And my poor husband is VERY outnumbered. Even the girls have picked up on this.

Just yesterday, while we were at a local playground an older couple nearby commented on how cute Aubrey was.

"She's the littlest sister," Ava informed them.

They nodded knowingly. "Yes, we can see that."

"And I'm the biggest sister. And the middle sister is over there."

They nodded some more and smiled, "Wow, three girls, huh?"

It took Ava the briefest second to report what I've reported dozens of times in similar settings, "Yes," she told them, "My dad is VERY outnumbered at home."

They laughed.

The poor guy. He is very outnumbered.

When things aren't so emotional we are in the thick of things that can tend to make girls complicated on a more superficial, but just as complex level.

Let us begin with the hair. Lots and lots of hair!

"Katherine!" I like to exclaim to my sister at the end of a long day, " The boys just get out of the tub and poof, they're ready for bed! or church! or wherever you're off too! I have hair to dry and comb and detangle. Lots of it!"

She doesn't argue. I actually think I can hear a smirk in her voice when she says, "Ah, yes, you are right about that."

There is the washing of hair, and the snarls in hair, and the drying and brushing of hair after every bath time. I figure if the girls take baths 4 times a week and you multiply the time spent combing conditioner through the hair and then drying it're looking at a good 30 minutes extra of bathroom hair care per bath session. That's two hours a week!

After the hair care there is the whole topic of clothing with issue that we realize will become more complex with age.

Oh my heavens, we are still in elementary school, but it doesn't take a momma of girls a ton of time to realize that there are a LOT more details in this area of parenting. The skirts, and dresses, tights and shoes...the shoes, the shoes, the shoes! There are headbands, bows, barrettes, and clips. The are belts and scarves and necklaces and bracelets. Even for a mom who tries to be frugal and simplify where possible,  there is a lot of extra stuff!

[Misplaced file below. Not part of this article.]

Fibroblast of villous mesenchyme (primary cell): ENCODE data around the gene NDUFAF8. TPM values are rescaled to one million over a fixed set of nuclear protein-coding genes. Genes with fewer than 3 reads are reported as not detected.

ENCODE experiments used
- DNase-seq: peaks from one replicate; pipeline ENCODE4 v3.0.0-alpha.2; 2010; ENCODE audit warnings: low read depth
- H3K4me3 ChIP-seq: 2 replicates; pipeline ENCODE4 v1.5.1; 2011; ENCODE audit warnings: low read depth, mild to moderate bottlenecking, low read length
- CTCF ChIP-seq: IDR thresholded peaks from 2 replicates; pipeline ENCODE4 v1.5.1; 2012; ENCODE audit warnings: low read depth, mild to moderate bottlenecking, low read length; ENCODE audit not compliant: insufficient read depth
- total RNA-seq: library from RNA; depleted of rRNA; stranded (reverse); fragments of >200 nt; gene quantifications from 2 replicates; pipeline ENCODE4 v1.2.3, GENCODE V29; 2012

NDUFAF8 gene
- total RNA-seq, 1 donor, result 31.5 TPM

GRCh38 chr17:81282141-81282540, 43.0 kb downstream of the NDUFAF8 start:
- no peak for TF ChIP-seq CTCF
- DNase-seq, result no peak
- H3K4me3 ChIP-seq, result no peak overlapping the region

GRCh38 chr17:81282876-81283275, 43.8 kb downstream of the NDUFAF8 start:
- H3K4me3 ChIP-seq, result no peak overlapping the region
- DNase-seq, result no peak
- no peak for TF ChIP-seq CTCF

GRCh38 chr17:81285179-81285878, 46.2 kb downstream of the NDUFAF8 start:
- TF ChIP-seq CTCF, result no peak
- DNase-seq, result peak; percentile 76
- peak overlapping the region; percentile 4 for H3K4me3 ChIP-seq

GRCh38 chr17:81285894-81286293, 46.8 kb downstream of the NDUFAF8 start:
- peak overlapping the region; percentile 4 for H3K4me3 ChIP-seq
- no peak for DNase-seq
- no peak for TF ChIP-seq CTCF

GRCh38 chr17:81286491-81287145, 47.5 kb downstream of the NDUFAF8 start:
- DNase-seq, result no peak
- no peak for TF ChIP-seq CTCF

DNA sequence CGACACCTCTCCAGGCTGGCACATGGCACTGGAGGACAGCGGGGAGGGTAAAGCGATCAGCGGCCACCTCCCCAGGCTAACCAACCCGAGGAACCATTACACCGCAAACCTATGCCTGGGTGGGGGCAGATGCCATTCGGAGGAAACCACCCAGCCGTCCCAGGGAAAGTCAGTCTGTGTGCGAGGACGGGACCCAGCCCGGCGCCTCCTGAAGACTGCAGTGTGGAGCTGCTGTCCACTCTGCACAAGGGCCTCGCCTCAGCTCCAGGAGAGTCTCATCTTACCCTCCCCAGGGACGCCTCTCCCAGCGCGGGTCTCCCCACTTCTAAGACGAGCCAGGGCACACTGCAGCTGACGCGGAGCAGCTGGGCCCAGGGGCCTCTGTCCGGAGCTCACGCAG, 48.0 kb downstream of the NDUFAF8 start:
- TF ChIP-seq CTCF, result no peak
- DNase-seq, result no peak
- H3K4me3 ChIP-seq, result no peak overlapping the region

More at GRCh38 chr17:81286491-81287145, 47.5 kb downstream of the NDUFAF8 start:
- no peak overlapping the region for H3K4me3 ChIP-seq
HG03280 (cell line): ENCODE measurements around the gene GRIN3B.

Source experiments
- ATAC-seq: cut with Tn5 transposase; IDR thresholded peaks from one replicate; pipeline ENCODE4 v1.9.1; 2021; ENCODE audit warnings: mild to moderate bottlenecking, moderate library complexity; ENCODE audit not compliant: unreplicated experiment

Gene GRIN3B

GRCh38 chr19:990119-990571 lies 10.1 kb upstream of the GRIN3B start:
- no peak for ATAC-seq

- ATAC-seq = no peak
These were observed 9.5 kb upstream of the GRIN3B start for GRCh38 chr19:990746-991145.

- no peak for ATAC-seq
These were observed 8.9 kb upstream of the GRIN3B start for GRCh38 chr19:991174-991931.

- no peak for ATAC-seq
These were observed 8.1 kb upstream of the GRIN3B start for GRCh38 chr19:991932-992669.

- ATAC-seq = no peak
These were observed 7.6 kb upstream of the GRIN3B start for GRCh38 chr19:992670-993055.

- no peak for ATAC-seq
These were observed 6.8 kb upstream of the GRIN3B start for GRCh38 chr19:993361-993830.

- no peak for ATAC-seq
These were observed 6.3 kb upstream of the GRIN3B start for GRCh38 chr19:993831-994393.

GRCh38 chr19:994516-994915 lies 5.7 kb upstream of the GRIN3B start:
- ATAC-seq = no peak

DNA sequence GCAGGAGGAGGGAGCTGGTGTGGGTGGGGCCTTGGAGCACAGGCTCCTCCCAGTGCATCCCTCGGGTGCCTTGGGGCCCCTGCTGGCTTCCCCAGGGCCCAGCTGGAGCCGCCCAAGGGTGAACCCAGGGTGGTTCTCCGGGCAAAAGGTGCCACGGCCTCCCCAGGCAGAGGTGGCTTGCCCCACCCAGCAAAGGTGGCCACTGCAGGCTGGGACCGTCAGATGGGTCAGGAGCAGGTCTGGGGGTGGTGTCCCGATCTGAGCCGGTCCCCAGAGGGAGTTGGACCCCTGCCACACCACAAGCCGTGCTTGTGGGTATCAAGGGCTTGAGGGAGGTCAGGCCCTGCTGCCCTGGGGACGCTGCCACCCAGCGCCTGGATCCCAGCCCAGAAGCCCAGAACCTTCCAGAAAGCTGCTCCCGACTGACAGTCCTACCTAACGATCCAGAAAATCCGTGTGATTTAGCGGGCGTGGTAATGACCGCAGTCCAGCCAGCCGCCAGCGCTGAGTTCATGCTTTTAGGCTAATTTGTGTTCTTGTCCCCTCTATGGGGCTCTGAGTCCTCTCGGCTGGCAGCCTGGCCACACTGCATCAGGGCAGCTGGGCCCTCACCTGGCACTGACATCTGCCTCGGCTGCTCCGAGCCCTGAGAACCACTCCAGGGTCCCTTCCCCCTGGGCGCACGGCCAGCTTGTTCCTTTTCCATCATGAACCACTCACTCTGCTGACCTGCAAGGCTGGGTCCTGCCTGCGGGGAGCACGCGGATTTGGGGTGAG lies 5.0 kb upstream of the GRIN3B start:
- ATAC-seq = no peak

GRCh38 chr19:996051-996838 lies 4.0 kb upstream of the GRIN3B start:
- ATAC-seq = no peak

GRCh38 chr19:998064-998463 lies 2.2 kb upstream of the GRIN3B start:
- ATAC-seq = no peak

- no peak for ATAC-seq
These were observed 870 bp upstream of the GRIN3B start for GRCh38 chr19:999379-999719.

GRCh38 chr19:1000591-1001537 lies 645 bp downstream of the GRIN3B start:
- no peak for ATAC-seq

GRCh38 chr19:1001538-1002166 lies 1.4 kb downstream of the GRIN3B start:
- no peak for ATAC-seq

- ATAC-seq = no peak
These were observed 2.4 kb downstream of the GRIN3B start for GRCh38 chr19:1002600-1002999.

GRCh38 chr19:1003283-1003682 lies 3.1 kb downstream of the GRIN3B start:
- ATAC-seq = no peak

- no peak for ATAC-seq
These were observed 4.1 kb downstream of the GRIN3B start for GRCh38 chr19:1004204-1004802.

Boys, all they need are some sweatpants, shorts and t-shirts, a pair of sneakers, a pair of dress shoes, a couple of church outfits and they're all set.

I suppose the boys make a bigger dent in the grocery budget, but I'm still convinced girls are more expensive in the long run.

Please don't say the word...w-e-d-d-i-n-g. Seriously. Three of them?!!

So, I'm just saying, because I'm a momma to three girls, that I think they require an extra measure of time, money and personal care that can be avoided with boys.

Sometimes, as female as I am, I feel like I have no gosh darned idea how to navigate the estrogenic terrain of our household. I just look at Scott and throw up my hands. "Yup. No idea," I say.

And so I just laugh.

Or, if its around that time of month, I might cry.

But then I usually laugh again, because, as they say, laughter is the best medicine...or antidote, I say, to a house full of girls who will all be teenagers at some point...all at the same time for one  year.

Heaven help me...and my husband. At that point he may really need that "man cave" we like to joke about, and I may just go move in with my sister for a few weeks, where milk and bread may be in short supply, but saltines sans hormonal upheaval sounds like a real deal if you ask me.

At least the girls will be able to wash, dry and brush their own hair at that point.

I'll be on my knees using that extra two hours to pray in earnest for wisdom, wisdom, wisdom and extra measures of patience.

And hope that my pre-menopause doesn't collide with three new bouts of PMS.

That might just send poor Scott, the mountain man without a rock in sight, running to the hills after all.

Wednesday, July 23

Great Expectations: Summer Vacation

Hello All...

It's been a while.

How is your summer going?

Our is...well...going...

     Wink. Wink. Smile. Smile. Says the mom trying to create some semblance of structure and sanity around very unstructured days with a 14 mo. old who is a walking pickpocket, cup tipper, dishwasher climber, tissue box destroyer, cabinet emptier, shoe flinger and general disassembler of all things in all parts of the house + two older children who look at me with yearning eyes that say "Ok're the activity director, right? Whatta we doin' today? And please, please, pretty puhleeaze don't say organize the playroom or clean our bedrooms AGAIN!"